Our first two colocation builds were relatively low power affairs. Both our Las Vegas, Nevada facility and Fremont, California facility offer 15A 120V of power per cabinet. Our latest facility in Sunnyvale, California has 208V 30A per rack. In our original lab and in the subsequent facilities, testing has traditionally occurred on 120V circuits which are standard in the USA. With 208V we have noticed some significant changes.
120V or 208V which is better?
120V (if you live in the USA) is extremely easy to find. 15A 120V wiring has been standard for residential and many office buildings for some time now. In the Silicon Valley, California, many small offices are abuzz with the sound of servers and workstations because 120V is available.
In terms of power supply efficiency, 208V is generally around 2% more efficient with figures commonly quoted in the 1-3% range. That degree of impact is noticeable but is not necessarily a game changer, especially in low density racks. The difference between 200w and 204w for a server is often negligible on a single server level. At a rack level, with 5000w usable (as an example) 2% better efficiency might mean about 100w difference, or enough to power a handful of very low power nodes.
Operating at a higher voltage requires less current to drive the same amount of power. For example, a 400w dual processor server might require around 3.33A on a 120V circuit but would only require about 1.92A on a 208V circuit. The simple formula you can use for most basic “plug a box into a datacenter PDU” scenarios is: Volts x Amps = Watts. Here is an example of how a 400w server varies based on input voltage.
Given the varying power situations servers are installed in, we now have the ability to test on both 208V and 120V racks for our testing. Moving up to 220V-240V generally yields another 0.25% or so gain in efficiency. There are more exotic power setups but if you are using standard colocation, there is a good chance you will use one of these options.
How does this impact how much power I can use for my servers and networking gear?
The difference between 120V and 208V practically is that 208V circuits tend to deliver more power and are (generally) designed to be more robust. One must take into account that only about 80% of the total power will be considered usable for a variety of reasons. Take two common examples:
- The standard 15A 120V circuit has capacity for 1.8kW * 80% = 1.44kW
- The standard 30A 208V circuit has capacity for 6.24kW * 80% = (about) 5kW
That is a huge difference. Also do remember that the 208V is more power efficient to the tune of 2%. 120V is considered a lower density option but is readily available. An example of this is the 8x GPU server running in Bank 1 of our Schneider Electric APC AP8441 PDU is using 10.3A or roughly 10.3A * 208V = 2143w.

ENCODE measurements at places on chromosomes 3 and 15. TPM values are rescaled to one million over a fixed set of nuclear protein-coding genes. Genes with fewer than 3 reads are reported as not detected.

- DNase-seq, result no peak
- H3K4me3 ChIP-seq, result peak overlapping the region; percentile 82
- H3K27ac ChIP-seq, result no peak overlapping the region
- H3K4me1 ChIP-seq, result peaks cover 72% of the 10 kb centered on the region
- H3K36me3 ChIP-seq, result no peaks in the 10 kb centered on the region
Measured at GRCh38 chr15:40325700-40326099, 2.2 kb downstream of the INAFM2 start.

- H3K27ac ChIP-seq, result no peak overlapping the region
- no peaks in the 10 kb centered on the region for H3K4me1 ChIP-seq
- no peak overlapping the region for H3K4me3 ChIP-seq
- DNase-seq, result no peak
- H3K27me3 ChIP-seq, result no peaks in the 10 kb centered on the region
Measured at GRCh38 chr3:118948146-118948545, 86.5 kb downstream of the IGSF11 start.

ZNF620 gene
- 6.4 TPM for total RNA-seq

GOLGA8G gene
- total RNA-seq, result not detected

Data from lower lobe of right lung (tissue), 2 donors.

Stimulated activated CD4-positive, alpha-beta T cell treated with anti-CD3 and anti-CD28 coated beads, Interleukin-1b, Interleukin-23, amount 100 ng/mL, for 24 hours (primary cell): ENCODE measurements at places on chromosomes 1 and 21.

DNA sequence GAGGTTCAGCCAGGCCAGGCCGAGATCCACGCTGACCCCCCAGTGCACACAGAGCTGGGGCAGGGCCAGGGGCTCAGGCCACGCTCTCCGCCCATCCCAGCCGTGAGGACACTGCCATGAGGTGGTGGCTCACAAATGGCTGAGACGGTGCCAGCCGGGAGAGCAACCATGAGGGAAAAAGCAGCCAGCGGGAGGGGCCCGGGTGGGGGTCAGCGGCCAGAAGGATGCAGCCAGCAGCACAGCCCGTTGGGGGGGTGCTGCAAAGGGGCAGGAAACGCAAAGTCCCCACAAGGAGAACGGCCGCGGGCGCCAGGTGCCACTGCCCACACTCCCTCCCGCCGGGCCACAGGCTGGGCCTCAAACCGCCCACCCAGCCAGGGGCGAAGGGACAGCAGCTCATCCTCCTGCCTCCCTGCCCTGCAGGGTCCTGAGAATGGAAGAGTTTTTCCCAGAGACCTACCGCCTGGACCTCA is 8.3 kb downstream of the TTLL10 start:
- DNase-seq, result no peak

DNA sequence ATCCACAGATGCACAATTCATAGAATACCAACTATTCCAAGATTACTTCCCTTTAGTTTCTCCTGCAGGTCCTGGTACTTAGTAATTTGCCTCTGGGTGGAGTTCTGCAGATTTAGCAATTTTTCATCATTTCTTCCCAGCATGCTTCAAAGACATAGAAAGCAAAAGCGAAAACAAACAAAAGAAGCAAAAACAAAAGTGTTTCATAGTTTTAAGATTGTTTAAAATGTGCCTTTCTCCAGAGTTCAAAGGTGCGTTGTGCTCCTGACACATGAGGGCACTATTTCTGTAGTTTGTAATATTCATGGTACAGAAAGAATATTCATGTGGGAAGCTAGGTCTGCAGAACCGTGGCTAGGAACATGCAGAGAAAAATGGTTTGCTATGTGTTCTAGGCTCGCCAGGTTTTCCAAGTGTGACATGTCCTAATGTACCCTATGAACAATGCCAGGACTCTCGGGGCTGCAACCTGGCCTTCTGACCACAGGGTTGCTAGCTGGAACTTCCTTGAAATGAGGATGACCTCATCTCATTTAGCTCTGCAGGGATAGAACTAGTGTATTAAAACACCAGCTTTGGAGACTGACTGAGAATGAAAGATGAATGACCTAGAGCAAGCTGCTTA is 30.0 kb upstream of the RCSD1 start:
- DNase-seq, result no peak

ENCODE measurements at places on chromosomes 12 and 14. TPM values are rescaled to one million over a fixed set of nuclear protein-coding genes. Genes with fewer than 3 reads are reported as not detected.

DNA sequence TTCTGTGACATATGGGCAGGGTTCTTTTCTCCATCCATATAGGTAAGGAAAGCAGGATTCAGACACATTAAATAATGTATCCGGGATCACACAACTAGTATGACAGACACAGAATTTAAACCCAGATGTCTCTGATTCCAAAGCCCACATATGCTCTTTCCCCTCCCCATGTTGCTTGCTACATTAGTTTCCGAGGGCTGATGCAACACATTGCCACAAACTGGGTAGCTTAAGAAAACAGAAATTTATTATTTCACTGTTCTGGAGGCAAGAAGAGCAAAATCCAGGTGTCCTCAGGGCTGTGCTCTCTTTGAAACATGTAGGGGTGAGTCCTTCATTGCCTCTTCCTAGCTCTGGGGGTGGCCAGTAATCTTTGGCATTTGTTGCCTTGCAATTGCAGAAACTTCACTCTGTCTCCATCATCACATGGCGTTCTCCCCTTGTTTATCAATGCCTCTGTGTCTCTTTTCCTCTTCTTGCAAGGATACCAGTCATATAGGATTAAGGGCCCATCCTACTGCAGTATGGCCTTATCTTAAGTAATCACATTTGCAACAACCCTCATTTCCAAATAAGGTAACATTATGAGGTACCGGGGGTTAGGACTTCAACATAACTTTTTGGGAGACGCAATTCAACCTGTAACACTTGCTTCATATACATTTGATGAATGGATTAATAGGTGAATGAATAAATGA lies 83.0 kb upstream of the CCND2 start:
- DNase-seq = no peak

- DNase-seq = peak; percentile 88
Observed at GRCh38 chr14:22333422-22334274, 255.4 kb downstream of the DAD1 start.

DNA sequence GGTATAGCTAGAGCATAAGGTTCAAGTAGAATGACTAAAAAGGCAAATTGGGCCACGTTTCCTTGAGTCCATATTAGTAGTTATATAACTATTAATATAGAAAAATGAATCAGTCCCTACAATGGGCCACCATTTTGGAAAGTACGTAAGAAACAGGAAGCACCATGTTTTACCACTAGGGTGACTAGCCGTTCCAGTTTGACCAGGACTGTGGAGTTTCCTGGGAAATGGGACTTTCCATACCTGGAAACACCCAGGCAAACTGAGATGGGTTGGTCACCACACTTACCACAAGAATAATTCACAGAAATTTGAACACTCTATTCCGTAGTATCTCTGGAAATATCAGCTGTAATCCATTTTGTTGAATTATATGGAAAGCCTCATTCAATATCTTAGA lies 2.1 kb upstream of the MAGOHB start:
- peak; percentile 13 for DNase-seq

When you have systems this large, they cannot be run on a standard 15A 120V circuit.
120V or 208V which can my server/ storage/ switch use?
Generally speaking, most modern servers are rated for 100-240V or 250V operation, much like the majority of today’s consumer electronics. The simple fact is that building a global power supply is oftentimes more cost efficient than building a narrow voltage input range power supply. There is great benefit in being able to simply match a power cord and get running. Do check the power supply (or manual) but if the included cable has a IEC320 C13 end, then you are likely OK on power.
While servers may have power supplies that can span voltage ranges, the power distribution unit and battery backup side of things can be a bit different. Those components due to plugs and inefficiencies are often rated at much narrower voltage ranges (e.g. 208V only, 208-240V and etc.) When we started building out the new Sunnyvale, California facility, we used Schneider Electric APC AP8441 PDUs which are rated for 200V/208V/230V 30A input.
This was not meant to be the most comprehensive guide on the subject by any means, but it should help with an extremely high-level overview of why one would use a higher-power rack and some of the implications. We do now have the capability to test machines in both low power 120V 15A environments as well as higher power 208V 30A environments. There are many more higher power and higher efficiency options out there but using general off the shelf hardware and colocation these are common options. One note is that lower-end gear with external power supplies may work fine on 208V but may require an adapter to work in the higher power PDUs. For example, the North American shipping Mikrotik CRS226-24G-2S+RM has an external power supply which is not easy to power using a standard IEC320 C14 outlet. More on this in the near future.